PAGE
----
Germany gets credit for being one of the most attractive teams to watch in international soccer, but it wasn't always that way. In 2006, with the FIFA World Cup looming on German soil, then-manager Jürgen Klinsmann made some controversial roster selections based on youth (sound familiar?). He brought in young players like Lukas Podolski, Philipp Lahm and Bastian Schweinsteiger – a move that has laid the foundation for a "German renaissance," as Gehrig called it.
"In '02, they made the final, but I think '06, like you’re saying, how the people showed their pride, the media made a big deal about it. The support and the backing was exceptional. Germany played an attractive, high-flying style of soccer. They made the final in '02 but I think that '06 was when they introduced their new style."
Columbus is a city with plenty of German heritage on its own. You need to look no further than the naming of the Nordecke for evidence of that. Like many in this country who identify as German-Americans, the release of the groups for this FIFA World Cup was met with a bit of disappointment that the two nations would be playing one another.
Luckily, with the opening victories for both the United States and Germany, that stress has been relieved a tad with the expectation that the game might not matter as much as previously thought. Still, Thursday's meeting between USA and Germany has been one that has loomed on German-Americans' minds for quite some time, and Gehrig is no exception.
"Here's what I do on Thursday: the game's going to be meaningless, so I don't need to answer that question," laughed the Crew defender. "I think, American or not, we don't want the Americans going into the Germany game needing anything. If they win against Portugal, then it's pointless. So, to answer your question, USA will win on Sunday, Germany will win on Saturday, and it's a training session for both teams. There might be something to play for [to avoid Belgium], but it's Belgium's first time at a big tourney with those players. One of the best teams on paper in the world, but they're inexperienced."
"EXAMPLES OF WHAT WE ALL WANT TO BE"
Gehrig admits that his "dual-support" of sorts has been a little difficult in the locker room, where the trash talk flies with regularity. However, the fourth-year player takes a psuedo-strategic approach to his chirping, making sure to never harass his fellow Americans.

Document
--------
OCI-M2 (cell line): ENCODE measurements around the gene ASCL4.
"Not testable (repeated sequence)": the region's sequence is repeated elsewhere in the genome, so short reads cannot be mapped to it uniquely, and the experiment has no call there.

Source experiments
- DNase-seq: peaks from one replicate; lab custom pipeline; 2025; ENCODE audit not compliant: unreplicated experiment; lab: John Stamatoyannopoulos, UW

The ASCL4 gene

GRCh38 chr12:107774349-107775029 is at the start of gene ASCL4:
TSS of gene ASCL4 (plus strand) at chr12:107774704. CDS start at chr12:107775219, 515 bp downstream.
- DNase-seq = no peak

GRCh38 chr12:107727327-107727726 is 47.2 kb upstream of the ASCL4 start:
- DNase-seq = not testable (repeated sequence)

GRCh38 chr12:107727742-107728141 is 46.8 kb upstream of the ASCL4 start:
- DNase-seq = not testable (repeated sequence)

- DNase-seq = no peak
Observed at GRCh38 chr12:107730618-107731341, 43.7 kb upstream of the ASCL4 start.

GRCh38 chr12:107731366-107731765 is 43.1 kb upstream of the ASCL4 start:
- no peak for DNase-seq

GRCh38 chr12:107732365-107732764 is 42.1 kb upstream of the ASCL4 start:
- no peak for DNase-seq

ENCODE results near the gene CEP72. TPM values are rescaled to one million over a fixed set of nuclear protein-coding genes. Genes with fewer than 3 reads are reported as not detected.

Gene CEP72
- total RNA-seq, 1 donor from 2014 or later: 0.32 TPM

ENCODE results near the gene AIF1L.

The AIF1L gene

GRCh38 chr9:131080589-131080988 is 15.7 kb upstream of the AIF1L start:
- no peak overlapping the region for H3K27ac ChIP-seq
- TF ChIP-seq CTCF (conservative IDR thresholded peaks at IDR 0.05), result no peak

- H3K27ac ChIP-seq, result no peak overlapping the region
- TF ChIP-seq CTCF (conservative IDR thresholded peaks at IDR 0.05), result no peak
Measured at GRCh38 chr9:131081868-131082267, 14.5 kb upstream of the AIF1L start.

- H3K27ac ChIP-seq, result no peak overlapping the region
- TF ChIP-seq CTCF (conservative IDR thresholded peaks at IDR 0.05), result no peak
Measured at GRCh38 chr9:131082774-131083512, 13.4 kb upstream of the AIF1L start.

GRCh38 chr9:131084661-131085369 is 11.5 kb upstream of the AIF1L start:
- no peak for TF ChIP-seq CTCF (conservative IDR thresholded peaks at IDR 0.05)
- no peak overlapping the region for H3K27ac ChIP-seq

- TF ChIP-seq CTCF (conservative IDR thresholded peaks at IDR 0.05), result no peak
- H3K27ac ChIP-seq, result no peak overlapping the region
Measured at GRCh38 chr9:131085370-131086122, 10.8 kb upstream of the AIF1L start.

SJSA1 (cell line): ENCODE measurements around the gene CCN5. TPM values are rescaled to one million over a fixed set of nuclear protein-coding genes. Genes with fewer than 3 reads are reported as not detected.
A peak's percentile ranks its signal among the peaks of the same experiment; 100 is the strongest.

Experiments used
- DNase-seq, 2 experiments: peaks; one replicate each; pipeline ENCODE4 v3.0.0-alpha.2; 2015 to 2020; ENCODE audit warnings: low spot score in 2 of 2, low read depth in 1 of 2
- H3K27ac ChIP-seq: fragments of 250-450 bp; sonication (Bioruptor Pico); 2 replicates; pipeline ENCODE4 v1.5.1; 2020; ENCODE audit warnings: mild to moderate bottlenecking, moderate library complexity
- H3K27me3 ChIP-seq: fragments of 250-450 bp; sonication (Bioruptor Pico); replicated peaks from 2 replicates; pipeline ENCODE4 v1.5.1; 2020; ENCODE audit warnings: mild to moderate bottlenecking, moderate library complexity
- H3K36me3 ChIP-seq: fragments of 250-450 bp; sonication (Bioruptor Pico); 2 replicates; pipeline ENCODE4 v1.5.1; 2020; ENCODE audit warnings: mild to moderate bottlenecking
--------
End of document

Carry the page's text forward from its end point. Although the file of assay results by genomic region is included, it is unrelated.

"The guys come at me about Germany. Justin [Meram], Bernardo [Anor], these guys – they run their mouth about Cristiano Ronaldo," laughed Gehrig. "How did Ronaldo do? The dude was running around like a chicken with his head cut off, doing his dancing, but he wasn't doing anything.
"I go at those guys, the guys who represent other countries that want to chirp a little bit. I never initiate the Germany vs. America talk. Not in the locker room at least. At the end of the day, I know what the American team means to our country, our sport and our League, and that's the most important thing. Plus, I root for those players. We play against those guys. You look at Graham Zusi, Matt Besler – those guys are examples of what we all want to be. Maybe off the radar a few years ago, and now they're starting and playing in the World Cup. A guy like Beckerman, you never thought he'd get a chance, but he's 32, at the World Cup and starting. That's pretty cool. I'm rooting for those guys just as much as I am Germany."
Gehrig's situation is exactly what makes America so great – all are welcome, with many having sacrificed a lot to get here, a fact that isn't lost on the defender as he balances his pride between his birth and his heritage.
"I'm proud that my dad is from there and what he went through to get here, and what my grandparents went through to get here. That's something that I'll always carry with me."